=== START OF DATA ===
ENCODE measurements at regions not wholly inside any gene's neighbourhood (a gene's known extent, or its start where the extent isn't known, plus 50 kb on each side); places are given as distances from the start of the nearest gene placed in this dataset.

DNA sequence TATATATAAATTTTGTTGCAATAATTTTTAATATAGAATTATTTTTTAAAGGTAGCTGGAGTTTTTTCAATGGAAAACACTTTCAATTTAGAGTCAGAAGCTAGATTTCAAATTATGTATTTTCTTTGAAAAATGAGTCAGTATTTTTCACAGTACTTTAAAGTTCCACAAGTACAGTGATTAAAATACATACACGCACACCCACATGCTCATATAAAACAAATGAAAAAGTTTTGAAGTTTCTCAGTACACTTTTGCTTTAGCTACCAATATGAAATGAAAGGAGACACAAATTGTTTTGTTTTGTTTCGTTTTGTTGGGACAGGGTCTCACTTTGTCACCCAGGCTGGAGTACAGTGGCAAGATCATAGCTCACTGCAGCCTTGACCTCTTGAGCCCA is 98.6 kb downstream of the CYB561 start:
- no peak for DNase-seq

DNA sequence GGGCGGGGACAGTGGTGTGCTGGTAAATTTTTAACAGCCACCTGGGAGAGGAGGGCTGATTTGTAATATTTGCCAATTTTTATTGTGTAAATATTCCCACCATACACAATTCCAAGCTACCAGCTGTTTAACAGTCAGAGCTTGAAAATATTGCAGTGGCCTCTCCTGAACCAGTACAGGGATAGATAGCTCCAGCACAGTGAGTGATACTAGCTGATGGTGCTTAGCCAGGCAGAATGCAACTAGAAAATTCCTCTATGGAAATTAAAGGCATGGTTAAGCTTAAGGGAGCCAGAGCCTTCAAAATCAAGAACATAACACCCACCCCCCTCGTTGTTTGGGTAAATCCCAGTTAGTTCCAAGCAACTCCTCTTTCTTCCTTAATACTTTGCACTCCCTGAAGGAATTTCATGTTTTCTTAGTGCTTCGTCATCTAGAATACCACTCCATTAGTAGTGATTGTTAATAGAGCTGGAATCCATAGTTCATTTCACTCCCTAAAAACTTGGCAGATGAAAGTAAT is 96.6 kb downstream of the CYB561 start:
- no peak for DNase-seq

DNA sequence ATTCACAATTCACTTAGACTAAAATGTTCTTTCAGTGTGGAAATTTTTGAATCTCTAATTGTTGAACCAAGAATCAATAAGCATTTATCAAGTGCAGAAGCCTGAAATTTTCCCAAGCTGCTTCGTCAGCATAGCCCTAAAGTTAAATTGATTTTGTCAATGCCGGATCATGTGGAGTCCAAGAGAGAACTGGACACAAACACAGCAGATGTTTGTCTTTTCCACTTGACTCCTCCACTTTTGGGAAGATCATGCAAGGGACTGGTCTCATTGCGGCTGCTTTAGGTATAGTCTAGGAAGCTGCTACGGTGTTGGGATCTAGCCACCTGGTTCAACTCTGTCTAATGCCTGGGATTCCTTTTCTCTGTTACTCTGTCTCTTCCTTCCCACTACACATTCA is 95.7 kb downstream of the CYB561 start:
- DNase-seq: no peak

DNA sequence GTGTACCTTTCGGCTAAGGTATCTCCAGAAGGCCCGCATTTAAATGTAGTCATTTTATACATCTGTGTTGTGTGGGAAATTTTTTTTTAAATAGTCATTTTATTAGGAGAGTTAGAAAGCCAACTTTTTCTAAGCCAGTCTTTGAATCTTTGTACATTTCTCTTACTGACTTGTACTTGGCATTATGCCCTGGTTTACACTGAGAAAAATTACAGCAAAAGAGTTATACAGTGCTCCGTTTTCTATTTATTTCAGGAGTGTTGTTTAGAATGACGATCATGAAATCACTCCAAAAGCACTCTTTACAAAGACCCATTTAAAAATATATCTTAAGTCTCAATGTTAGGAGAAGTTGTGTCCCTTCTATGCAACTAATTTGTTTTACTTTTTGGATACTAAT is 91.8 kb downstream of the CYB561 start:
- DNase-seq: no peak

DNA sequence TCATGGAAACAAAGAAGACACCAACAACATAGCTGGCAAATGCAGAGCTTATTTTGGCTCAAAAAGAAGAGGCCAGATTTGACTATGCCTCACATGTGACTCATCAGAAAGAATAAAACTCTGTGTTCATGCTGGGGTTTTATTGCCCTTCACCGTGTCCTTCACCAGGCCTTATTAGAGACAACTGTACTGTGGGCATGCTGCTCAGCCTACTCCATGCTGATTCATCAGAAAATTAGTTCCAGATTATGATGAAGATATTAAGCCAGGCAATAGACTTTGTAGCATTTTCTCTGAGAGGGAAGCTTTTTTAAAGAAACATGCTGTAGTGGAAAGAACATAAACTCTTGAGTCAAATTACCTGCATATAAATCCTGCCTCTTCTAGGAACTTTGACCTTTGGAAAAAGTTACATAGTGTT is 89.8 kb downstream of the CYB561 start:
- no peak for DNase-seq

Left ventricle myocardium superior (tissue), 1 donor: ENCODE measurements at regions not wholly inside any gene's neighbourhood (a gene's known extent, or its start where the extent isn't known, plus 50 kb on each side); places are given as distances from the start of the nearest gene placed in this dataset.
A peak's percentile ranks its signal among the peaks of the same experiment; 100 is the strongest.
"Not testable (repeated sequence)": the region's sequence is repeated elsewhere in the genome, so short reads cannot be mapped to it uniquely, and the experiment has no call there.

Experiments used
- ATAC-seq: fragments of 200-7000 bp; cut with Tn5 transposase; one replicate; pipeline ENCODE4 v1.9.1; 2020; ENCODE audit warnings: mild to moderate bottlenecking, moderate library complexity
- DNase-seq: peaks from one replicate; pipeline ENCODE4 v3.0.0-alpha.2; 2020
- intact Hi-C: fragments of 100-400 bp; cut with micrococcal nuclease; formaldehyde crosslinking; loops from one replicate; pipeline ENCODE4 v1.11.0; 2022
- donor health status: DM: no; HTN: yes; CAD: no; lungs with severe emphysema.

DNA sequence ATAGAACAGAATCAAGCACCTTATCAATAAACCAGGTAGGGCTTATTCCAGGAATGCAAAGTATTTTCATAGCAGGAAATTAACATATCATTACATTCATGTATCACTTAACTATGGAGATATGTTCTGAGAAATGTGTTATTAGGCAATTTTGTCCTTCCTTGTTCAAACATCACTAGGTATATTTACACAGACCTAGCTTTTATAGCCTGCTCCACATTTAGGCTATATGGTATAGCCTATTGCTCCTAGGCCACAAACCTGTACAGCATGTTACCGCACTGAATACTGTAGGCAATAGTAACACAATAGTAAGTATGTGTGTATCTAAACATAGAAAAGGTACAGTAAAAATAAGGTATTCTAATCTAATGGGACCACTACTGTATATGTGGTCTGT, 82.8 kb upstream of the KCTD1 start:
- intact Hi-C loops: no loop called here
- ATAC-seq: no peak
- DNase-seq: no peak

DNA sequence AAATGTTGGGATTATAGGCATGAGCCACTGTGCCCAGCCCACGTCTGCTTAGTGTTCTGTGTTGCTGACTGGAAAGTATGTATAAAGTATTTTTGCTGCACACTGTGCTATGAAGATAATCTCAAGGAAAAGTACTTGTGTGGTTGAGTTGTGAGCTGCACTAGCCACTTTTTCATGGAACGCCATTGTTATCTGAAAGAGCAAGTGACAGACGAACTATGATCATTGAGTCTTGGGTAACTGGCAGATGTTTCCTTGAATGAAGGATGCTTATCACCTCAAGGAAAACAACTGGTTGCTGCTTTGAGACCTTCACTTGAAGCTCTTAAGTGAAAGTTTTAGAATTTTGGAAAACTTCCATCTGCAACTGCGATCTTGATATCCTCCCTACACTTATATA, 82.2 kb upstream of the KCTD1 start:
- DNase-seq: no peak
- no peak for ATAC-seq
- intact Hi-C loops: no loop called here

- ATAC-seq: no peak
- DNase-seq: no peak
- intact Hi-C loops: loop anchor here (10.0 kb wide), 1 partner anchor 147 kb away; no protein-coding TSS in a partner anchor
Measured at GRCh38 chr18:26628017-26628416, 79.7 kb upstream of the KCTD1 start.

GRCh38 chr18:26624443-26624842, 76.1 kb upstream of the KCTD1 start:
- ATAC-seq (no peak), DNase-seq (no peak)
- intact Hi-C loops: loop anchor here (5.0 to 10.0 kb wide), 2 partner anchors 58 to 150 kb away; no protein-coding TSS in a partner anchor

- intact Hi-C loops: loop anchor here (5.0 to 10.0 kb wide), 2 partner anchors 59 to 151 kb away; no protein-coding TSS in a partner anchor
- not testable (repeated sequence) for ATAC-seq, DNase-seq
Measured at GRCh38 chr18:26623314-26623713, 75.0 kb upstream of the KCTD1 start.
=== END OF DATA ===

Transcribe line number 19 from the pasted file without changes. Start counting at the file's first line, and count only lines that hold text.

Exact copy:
- donor health status: DM: no; HTN: yes; CAD: no; lungs with severe emphysema.